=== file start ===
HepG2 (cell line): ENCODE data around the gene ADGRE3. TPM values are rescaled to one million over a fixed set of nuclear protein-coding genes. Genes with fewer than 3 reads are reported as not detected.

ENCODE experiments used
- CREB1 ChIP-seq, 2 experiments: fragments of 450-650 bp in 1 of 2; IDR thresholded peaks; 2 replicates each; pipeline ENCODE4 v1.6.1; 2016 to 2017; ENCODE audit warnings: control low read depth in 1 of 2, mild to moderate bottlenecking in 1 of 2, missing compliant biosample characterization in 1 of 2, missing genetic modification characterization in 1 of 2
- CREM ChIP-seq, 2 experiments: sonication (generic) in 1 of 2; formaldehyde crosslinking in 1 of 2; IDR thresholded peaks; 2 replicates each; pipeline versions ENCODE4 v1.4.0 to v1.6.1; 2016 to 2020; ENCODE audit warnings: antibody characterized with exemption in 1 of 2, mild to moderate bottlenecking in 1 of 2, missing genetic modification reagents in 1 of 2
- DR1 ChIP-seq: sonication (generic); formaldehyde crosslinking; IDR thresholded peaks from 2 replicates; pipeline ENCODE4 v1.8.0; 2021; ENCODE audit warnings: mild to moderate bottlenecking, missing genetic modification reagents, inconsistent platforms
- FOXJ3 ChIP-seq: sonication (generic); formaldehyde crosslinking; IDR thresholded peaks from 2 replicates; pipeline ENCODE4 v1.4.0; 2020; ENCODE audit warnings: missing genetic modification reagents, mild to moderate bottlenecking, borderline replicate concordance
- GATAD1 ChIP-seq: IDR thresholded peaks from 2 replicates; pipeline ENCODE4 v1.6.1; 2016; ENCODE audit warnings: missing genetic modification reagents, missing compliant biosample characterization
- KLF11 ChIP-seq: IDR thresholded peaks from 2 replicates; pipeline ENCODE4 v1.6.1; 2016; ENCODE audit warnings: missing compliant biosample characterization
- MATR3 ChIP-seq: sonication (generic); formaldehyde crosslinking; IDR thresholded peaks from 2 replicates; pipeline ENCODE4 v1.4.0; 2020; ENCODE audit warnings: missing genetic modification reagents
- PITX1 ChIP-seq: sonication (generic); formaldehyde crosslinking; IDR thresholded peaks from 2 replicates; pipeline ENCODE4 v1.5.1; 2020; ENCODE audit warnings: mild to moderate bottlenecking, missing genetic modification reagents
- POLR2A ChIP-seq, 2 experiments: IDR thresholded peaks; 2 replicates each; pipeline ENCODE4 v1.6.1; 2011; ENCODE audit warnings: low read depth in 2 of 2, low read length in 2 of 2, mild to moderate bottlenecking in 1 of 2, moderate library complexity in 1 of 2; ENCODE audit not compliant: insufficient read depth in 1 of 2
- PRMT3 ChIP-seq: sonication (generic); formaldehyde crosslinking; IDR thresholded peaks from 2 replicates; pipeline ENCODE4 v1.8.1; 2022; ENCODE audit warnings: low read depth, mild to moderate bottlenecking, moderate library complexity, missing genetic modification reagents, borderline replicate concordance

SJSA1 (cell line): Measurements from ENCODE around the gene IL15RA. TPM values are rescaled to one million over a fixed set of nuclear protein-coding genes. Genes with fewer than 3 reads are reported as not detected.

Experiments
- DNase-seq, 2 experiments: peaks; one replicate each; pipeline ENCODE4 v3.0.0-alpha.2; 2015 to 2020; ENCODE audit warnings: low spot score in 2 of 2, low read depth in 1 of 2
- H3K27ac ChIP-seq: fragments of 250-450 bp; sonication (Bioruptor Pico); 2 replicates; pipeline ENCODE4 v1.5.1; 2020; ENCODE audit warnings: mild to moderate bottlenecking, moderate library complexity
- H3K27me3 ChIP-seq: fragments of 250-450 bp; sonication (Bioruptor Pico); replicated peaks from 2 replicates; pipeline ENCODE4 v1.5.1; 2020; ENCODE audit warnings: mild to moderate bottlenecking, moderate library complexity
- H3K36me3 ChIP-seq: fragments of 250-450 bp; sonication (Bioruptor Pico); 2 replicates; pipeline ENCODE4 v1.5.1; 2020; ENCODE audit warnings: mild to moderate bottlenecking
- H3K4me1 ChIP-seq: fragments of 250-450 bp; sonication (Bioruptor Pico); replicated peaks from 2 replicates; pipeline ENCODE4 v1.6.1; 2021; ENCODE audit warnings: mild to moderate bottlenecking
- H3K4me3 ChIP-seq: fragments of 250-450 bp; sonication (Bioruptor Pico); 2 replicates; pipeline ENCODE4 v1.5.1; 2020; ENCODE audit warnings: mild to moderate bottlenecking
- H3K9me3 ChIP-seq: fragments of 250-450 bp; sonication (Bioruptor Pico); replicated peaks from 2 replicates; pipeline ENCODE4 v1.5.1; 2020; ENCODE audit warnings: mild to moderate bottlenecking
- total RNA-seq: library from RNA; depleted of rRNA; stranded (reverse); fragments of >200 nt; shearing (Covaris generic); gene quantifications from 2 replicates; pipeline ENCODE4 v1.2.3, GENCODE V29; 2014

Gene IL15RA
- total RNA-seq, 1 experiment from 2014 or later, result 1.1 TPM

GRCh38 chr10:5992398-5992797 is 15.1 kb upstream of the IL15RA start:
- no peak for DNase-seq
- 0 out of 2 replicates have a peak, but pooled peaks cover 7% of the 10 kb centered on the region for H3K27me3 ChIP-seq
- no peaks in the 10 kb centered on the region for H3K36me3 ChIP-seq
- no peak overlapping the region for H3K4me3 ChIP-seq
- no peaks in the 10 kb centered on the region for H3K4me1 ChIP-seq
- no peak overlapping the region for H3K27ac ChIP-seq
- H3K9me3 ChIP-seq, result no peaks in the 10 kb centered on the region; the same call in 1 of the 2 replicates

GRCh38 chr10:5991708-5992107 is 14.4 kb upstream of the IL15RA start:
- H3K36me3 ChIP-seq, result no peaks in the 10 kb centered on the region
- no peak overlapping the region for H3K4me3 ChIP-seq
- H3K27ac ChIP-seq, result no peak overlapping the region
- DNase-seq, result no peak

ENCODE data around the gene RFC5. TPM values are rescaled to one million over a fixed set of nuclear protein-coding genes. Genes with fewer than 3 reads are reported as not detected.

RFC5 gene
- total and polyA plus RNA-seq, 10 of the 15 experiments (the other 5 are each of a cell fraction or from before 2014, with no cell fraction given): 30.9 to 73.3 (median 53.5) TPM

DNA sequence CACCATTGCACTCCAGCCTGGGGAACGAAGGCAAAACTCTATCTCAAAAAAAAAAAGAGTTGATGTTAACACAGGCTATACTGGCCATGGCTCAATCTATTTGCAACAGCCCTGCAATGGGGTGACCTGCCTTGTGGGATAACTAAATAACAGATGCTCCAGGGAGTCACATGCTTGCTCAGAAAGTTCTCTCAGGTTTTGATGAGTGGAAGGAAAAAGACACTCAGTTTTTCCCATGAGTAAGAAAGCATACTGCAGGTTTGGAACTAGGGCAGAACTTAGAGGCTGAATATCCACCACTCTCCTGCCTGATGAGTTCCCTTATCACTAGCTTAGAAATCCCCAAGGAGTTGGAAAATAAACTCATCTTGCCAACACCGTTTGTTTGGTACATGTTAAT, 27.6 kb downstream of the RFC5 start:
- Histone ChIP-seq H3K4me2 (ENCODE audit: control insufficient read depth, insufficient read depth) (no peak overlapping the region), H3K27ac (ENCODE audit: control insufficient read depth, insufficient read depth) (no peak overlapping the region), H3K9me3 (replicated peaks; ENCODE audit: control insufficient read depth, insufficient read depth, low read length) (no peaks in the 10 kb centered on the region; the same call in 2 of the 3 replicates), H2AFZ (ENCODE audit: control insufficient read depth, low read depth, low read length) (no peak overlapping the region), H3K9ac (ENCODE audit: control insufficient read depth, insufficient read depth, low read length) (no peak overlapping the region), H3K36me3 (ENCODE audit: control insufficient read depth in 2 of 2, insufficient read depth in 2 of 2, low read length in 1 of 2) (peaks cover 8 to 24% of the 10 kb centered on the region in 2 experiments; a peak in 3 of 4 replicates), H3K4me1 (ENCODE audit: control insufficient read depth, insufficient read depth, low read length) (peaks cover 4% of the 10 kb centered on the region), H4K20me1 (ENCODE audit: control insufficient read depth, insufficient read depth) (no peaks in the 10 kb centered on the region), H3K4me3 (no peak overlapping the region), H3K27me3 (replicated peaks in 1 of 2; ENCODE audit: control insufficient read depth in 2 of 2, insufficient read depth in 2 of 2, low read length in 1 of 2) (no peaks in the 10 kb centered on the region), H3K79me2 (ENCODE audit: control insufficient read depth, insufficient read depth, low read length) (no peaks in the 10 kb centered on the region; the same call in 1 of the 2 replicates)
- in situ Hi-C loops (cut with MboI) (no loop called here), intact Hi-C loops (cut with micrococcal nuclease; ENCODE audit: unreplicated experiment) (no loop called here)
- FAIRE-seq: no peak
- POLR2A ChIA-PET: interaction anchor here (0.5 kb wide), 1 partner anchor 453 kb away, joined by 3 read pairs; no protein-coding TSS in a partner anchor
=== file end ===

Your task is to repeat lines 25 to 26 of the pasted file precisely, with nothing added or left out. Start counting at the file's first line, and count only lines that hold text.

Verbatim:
GRCh38 chr10:5992398-5992797 is 15.1 kb upstream of the IL15RA start:
- no peak for DNase-seq